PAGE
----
# Implicit differentiation

1. Sep 11, 2010

### Jimmy25

1. The problem statement, all variables and given/known data

differentiate:

yx = y / sqrt(x2 + y2)

2. Relevant equations

3. The attempt at a solution

I solved this problem by taking the ln of both sides and then solving. It seems from the context of the problem set that this was supposed to be easier than that. Am I missing a simple shortcut to the solution or did I do it the only way that is possible?

2. Sep 11, 2010

### LCKurtz

Nothing wrong with taking the ln first. You could also just differentiate it implicitly as it stands, using the quotient rule on the right. Either way should work if you slog through the details.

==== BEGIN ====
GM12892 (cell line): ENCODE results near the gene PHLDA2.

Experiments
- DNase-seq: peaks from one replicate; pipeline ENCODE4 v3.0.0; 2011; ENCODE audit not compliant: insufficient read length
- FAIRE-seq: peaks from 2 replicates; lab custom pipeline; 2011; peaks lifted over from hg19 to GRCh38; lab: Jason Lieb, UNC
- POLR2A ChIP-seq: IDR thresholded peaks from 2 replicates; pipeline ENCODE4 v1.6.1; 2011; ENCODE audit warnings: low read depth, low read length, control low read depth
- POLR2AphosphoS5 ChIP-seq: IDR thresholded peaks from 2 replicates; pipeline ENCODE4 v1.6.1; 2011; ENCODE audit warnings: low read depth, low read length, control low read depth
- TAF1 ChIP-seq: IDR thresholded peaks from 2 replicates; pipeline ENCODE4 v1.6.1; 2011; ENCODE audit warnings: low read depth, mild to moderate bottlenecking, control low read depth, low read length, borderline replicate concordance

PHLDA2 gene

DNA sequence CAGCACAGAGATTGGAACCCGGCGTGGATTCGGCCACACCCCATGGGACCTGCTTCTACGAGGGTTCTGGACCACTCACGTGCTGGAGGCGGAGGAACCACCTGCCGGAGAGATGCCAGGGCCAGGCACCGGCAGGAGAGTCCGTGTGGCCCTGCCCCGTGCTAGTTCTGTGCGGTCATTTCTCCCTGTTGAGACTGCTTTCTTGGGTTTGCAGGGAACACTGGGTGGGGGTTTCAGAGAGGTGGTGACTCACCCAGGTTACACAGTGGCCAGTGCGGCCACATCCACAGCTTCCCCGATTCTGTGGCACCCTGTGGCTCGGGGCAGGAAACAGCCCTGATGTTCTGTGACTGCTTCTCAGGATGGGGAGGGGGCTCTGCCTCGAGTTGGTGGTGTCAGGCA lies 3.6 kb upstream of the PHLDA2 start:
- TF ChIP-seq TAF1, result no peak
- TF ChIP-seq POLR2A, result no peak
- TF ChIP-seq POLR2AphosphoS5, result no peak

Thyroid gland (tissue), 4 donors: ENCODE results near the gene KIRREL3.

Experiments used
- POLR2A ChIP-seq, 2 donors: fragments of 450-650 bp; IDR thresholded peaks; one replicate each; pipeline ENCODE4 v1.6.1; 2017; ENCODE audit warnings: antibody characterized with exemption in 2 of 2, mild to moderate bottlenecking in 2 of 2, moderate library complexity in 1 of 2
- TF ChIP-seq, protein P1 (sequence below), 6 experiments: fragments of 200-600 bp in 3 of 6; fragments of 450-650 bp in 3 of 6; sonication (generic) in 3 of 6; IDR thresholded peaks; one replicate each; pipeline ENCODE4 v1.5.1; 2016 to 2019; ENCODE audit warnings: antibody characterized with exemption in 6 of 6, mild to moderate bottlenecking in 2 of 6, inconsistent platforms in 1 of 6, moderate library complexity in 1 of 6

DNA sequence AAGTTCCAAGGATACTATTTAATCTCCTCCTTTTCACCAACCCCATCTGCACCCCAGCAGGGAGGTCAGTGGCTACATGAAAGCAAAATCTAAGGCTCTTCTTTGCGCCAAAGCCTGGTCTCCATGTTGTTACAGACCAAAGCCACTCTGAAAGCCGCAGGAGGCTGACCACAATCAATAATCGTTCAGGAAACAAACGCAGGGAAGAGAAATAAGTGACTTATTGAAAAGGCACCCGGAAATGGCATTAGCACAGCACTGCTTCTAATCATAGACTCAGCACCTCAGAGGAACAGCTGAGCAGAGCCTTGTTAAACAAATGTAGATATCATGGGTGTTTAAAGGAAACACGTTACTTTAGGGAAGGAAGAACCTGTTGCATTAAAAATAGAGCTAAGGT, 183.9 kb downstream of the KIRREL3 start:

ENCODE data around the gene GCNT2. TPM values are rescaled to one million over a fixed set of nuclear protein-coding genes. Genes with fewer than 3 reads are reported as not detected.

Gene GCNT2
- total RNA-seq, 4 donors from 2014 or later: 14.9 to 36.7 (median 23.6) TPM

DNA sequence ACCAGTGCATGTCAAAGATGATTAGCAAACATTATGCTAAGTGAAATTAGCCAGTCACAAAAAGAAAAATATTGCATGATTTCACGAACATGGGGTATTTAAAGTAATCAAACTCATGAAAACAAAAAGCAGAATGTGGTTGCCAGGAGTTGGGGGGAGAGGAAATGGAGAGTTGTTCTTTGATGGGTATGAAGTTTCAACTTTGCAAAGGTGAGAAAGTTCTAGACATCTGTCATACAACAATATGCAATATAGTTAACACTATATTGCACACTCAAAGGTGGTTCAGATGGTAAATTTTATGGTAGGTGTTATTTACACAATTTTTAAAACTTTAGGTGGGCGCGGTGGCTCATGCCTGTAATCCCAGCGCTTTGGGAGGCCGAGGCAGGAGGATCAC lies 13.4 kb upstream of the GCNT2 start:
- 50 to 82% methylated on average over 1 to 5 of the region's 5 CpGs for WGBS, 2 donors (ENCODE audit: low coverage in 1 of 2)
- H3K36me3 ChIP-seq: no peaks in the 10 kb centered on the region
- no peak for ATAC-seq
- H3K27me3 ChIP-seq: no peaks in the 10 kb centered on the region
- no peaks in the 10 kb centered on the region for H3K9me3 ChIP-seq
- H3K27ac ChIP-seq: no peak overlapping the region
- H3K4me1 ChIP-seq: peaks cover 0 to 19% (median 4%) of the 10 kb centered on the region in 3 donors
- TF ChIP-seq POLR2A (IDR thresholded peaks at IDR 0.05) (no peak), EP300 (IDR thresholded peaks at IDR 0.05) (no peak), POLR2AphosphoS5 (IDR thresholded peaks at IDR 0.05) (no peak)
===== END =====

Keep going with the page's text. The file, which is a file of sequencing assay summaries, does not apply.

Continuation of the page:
3. Sep 12, 2010

### Jimmy25

But how would implicitly differentiate yx?

4. Sep 12, 2010

### Whitishcube

think of it as a function inside of another function. how do we differentiate functions that have a function inside of them?

5. Sep 12, 2010

### Jimmy25

If it were a function inside another function you could use the chain rule. But in this case the variable y is being raised to the power of x another variable. If it were a number such as e raised to the power of a function you would take the derivative of e^function and then take the derivative of the function. But in this case how to take the derivative of function^function without taking a ln?

6. Sep 12, 2010

### LCKurtz

When you different a function f(x,y) with respect to x with y an implicit function of x:

$$\frac d {dx} f(x,y) = f_x + f_y y'$$

For f(x,y) = yx this gives yxln(y) + xyx-1y'.